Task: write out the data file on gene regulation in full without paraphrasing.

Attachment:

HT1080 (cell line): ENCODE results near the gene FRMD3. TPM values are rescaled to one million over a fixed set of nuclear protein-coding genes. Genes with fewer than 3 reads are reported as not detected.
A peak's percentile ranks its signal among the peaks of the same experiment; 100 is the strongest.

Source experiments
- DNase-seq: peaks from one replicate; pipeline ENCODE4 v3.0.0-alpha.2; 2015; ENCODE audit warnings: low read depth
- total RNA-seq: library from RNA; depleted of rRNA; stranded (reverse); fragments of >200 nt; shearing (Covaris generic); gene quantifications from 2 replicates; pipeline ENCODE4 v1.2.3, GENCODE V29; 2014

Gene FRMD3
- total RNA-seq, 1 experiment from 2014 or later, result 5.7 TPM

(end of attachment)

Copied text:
HT1080 (cell line): ENCODE results near the gene FRMD3. TPM values are rescaled to one million over a fixed set of nuclear protein-coding genes. Genes with fewer than 3 reads are reported as not detected.
A peak's percentile ranks its signal among the peaks of the same experiment; 100 is the strongest.

Source experiments
- DNase-seq: peaks from one replicate; pipeline ENCODE4 v3.0.0-alpha.2; 2015; ENCODE audit warnings: low read depth
- total RNA-seq: library from RNA; depleted of rRNA; stranded (reverse); fragments of >200 nt; shearing (Covaris generic); gene quantifications from 2 replicates; pipeline ENCODE4 v1.2.3, GENCODE V29; 2014

Gene FRMD3
- total RNA-seq, 1 experiment from 2014 or later, result 5.7 TPM